Opinion: Electric School Buses Are a Win for Kids’ Health, the Environment, and Our Community
There’s no safe level of exposure to diesel fumes for children, and yet our kids spend hours each week breathing fumes on diesel buses
Amidst last year's many startling headlines, you may have missed this one: "In Landmark Ruling, Air Pollution Recorded as a Cause of Death."
Nine-year-old Ella struggled to breathe. She was hospitalized for asthma almost 30 times before her death of acute respiratory failure in 2013. Ella's lung function was not worsened by allergies or infections; instead, her autopsy showed extensive lung damage tied directly to inhalation of nitrogen oxides and particulate matter, which filled the air in her southeast London neighborhood.
She's not the only victim; an estimated 4.2 million deaths per year are caused by air pollution. The nitrogen oxides and particulate matter that damaged Ella's lungs are well-known threats to child health. Produced by diesel engines and industrial activities, these pollutants can stunt lung growth and decrease lung function even in healthy children. For all kids with asthma, even those with mild to moderate asthma, pollution aggravates symptoms and increases urgent visits for severe flare-ups. Beyond the respiratory system, air pollution impairs neurological development and causes additional cancer deaths. New data even suggests negative impacts on cognition; studies indicate that reducing diesel emissions can improve academic performance in children.
Ironically, an important source of these toxic substances in our Central Texas neighborhoods are the very buses we use to send our kids to school. Pre-pandemic, about one in four AISD students rode the bus to school, and studies show these children breathe four times the amount of diesel fumes inhaled by children who ride in private vehicles. As children from low-income families are more likely to rely on school buses for transportation, disparities in diesel fume exposure exacerbate existing health inequities.
Considering there's no safe level of diesel fumes for children, the amount of exposure bus riders get is striking: A single child who rides half an hour to and from school each weekday will spend a total of 180 hours per school year on the bus, breathing fumes.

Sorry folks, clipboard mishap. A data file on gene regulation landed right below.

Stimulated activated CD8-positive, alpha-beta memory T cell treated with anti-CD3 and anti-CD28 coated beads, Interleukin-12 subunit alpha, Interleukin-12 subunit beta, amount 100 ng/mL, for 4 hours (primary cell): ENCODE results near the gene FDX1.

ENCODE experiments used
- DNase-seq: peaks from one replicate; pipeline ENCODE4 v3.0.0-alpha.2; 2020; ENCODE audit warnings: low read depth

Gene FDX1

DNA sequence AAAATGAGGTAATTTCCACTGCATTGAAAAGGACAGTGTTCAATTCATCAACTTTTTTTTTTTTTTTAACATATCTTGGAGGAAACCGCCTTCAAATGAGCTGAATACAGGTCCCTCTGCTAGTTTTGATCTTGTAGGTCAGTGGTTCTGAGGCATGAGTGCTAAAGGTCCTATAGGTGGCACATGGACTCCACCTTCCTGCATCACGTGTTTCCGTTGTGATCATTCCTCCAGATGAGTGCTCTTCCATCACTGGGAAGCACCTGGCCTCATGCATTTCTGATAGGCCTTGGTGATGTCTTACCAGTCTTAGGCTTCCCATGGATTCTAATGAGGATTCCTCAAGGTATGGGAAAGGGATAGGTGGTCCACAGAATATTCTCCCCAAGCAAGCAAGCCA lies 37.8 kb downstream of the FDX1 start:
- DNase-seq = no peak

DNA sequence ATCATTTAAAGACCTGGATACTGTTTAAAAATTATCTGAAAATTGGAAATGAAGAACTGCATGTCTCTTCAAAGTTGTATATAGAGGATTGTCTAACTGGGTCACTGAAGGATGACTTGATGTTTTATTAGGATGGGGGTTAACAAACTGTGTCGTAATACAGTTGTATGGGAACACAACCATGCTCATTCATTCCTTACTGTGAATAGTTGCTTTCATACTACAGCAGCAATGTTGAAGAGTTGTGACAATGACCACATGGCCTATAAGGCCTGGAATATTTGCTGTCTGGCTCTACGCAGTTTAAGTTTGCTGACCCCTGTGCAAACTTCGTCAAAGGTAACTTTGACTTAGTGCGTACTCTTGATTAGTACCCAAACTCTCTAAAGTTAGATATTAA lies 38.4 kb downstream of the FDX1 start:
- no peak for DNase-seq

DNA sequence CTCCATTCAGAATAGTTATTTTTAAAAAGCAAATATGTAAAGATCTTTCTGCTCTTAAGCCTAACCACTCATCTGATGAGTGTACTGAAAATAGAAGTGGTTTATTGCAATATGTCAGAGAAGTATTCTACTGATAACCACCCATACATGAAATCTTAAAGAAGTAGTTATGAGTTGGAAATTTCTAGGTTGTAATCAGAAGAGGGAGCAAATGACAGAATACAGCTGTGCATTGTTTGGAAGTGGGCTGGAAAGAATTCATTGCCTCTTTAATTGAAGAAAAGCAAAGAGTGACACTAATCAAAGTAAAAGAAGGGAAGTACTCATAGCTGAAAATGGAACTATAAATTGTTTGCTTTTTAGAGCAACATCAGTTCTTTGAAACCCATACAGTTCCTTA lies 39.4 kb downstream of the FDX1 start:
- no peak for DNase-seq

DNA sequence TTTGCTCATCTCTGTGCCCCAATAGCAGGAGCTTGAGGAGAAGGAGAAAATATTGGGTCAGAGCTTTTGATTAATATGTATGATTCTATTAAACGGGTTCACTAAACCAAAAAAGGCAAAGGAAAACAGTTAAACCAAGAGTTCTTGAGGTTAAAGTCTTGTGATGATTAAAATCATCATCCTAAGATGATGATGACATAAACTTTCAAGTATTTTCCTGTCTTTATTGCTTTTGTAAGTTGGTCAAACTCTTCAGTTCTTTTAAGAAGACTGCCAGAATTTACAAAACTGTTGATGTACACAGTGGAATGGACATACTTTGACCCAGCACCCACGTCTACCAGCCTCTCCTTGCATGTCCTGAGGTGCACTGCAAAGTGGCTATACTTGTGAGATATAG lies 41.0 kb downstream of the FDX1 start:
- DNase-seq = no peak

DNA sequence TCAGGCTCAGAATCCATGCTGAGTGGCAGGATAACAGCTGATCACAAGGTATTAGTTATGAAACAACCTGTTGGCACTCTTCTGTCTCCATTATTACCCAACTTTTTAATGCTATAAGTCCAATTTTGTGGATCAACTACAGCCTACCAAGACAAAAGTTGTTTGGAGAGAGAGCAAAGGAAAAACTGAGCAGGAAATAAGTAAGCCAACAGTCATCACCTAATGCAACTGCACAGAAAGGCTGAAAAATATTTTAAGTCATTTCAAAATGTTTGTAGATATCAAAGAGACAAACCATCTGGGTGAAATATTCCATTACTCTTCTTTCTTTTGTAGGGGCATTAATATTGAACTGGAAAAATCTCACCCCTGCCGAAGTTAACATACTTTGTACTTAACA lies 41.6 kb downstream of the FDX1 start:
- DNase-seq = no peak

Fortunately, there is an alternative to diesel buses that reduces tailpipe emissions to zero: electric school buses. Some Texas school districts are already pursuing electric bus pilot programs. Everman ISD, located just southeast of Ft. Worth, recently added three electric buses to their fleet. Citing student health, climate concerns, and cost savings, that district foresees a "bright future ahead for cleaner transportation in the state of Texas." Austin ISD is currently exploring a pilot program of its own, with support from the Texas Electric Transportation Resources Alliance, or TxETRA, and Environment Texas.
Electric school buses are better for our children's health, our air quality, and our schools' budgets. According to research published last month, EVs are cheaper to run and maintain on average than comparable gas-powered vehicles.
Momentum is building for electric school buses in Texas, but a lack of funding solutions may unnecessarily delay progress. The Biden administration has pledged that all American school buses will be zero-emission by 2030, but we can accelerate this timeline for Texas children if local investors step up and partner with our local and state governments to fund electric school bus programs. Recently, school board members, superintendents, and transportation directors from across Texas asked Gov. Abbott to provide state funding to help districts purchase electric buses.
As the future home of Tesla, Volcon, and other EV manufacturers, Austin was recently hailed as the "electric vehicle capital of the world." Volcon, a producer of off-road electric vehicles, recently announced it will be opening a facility in Central Texas, and Tesla is expected to bring 5,000 jobs to the area with its new billion-dollar gigafactory.
Tesla and other large corporations in Austin, like Google and Amazon, say tackling climate change is a strategic priority; funding this project could help them demonstrate that commitment locally.
Parents shouldn't have to bury their children to inspire action. If Austin is destined to become the electric vehicle capital of the world, let's harness that innovative spirit and demand action on behalf of our kids. We need funding for electric school buses, so that we – and our children – can breathe easier.
Mary Beth Bennett sits on the board of Texas Physicians for Social Responsibility and is a mom of three AISD elementary students. Mary Beth, Madeline Hanes, and Sanjana Ravi are all students at Dell Medical School at the University of Texas at Austin and are active in its Environmental Health Interest Group.